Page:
Shot put

Athletics, Shot Put, Sport

Recently, Round Rock Wildlife Removal, one of the premier shot put coaches in the world, asked the question,”What’s the main secret to throwing the shot ” Many coaches thought they knew the answer, but everybody failed to realize the easiest and most important aspect of good shot putting is to”KEEP THE BALL MOVING!” Everything the athlete does throughout the throw, must keep the shot moving. No matter what technical philosophy you subscribe to, this is THE NUMBER ONE GOAL!
Currently there are two major kinds of technique that are widely practiced in the shot, the spinning or spin, and the slide. Each of these categories can be further divided into multiple subcategories based on technical philosophy. Mike Young, the US Shot Put Biomechanist, divides the rotational technique into four subcategories: the”linear spin,””rotational spin,””wrapped spin” and the”cartwheel spin.” The slide is split into the”short-long slide” and the”long-short glide.” In this article, I am going to concentrate on the short-long slide technique, because of the fact it is the most common method of beginning shot putters to learn.
The shot put is an explosive event. In being so, the athlete must first have a good comprehension of the power position above all else. Without a proper understanding of the power position and implementation of this stand throw, any other technique development is of little worth. The power position consists of the following aspects:
• Grip
• Heel-Toe Relationship
• Axis from head to heel
The stand throw is initiated by pushing the back heel out and turning the hip completely into the direction of the throw. Upon triple expansion (ankle, knee, hip) the athlete strikes the ball out over the toeboard fully extending the throwing arm. The left side should block any additional rotation, so the athlete can see the shot territory, while the throwing shoulder stays over the toeboard. The athlete shouldn’t be taught to reverse initially, as this should be a natural byproduct of the athlete becoming more explosive off the back leg. It is often easier for athletes to learn the stand throw by rocking into it, making a”teeter totter” movement. One of the primary differences between the long-short and short-long slides is when the left foot lands in the front of the circle. From the long-short glide, the athlete strives to land both feet simultaneously. From the short-long glide, the left foot lands following the right, creating a more natural throwing motion. An especially valuable cue for most athletes is to remind them to stay on the exterior of the power foot while turning it. This will allow the foot to turn completely into the throw.
After there’s a basic understanding of the power position and stand throw, it’s time to move to the back of the circle and start to learn the glide. There are lots of diverse drills and cues to use to teach athletes to glide into the right power position, but no matter how a coach goes about teaching the glide, there are fundamental points and positions that have to be achieved.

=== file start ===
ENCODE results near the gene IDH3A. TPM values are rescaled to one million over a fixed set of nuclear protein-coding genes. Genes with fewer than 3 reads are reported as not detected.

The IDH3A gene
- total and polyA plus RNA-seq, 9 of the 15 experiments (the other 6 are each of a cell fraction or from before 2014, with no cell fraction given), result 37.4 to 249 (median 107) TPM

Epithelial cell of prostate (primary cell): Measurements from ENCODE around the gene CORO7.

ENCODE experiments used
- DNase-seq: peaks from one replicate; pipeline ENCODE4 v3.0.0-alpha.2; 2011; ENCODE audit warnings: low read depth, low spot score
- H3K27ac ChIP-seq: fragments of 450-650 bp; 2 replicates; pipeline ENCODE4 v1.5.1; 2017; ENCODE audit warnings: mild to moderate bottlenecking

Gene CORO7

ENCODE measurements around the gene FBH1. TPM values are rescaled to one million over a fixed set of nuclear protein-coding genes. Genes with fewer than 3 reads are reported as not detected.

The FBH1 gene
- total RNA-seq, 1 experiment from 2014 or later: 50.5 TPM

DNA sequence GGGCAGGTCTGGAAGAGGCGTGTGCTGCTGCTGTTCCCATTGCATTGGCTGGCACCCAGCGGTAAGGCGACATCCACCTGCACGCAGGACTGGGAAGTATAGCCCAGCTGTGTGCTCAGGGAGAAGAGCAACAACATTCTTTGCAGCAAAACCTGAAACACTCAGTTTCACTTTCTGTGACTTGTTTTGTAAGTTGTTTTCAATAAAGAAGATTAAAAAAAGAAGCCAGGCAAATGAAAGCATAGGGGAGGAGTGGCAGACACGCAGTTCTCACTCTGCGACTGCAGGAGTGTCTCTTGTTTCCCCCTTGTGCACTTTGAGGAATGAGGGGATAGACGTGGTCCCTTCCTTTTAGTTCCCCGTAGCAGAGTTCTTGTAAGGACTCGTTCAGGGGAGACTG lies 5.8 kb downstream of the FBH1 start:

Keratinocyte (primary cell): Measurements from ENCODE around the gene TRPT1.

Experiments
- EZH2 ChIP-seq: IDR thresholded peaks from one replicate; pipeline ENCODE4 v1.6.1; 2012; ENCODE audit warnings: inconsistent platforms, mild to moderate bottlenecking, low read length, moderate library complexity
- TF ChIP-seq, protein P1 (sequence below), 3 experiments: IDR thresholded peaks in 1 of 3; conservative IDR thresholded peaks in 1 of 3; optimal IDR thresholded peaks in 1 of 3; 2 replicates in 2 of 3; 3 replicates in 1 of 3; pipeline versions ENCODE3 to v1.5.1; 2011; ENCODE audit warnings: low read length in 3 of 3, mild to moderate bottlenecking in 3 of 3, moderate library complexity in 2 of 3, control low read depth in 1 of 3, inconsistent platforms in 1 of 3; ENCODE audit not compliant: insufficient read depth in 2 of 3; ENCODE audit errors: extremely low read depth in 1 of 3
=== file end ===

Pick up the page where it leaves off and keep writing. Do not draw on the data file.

There are two unique approaches to the beginning of the slide, the static beginning, and the dynamic start. Most athletes will start with the static start and advance to the dynamic start as they become more comfortable with this technique. In the static start, the athlete begins in a T-position or crouch. In this position the right-handed athlete should exhibit the following characteristics:
• Right foot on centerline of circle
• Shoulders are square to the back of the circle – directly contrary to the toeboard
• Left thumb is turned down
• Left knee remains behind right
• Shoulders do not fall below cool line
In the lively start, the athlete usually begins on the feet and quickly sinks down into the crouch position. To begin the movement across the circle, the athlete must push the perfect knee down over the feet, while allowing the hips to sink down and back. As the hips begin to”fall” the athlete aggressively pushes off the feet of the right foot, rolling back on the right heel. The left leg strikes straight and reduced into the base of the toeboard, while the left arm and upper body stay behind the hip axis. The perfect knee is aggressively pulled under the upper body, striving to pull on the knee under the left elbow. By pulling the knee under, the foot should naturally turn and soil between 45 and 90 degrees in the middle of the circle. When the left foot lands, the athlete turns and lifts to deliver the shot into the direction of the throw. Key points to look for in the middle of the circle include:
• Chin stays even with sternum
• Shot put is 5-8 inches behind a turned right foot at left foot touchdown
• Right knee and hip get turned into the direction of the throw
• Upper body stays passive with long left arm till hips face 180 degrees
• Hip should drive into the toeboard
• Athlete sees the shot leave
• If athlete yells, eyes finish in 270 degrees
This is a simple synopsis of the basic concepts involved with the short-long slide technique. Applying this approach to teaching the glide should allow the coach to develop a consistent technical philosophy that will maximize the talent level of their throwers involved in the program.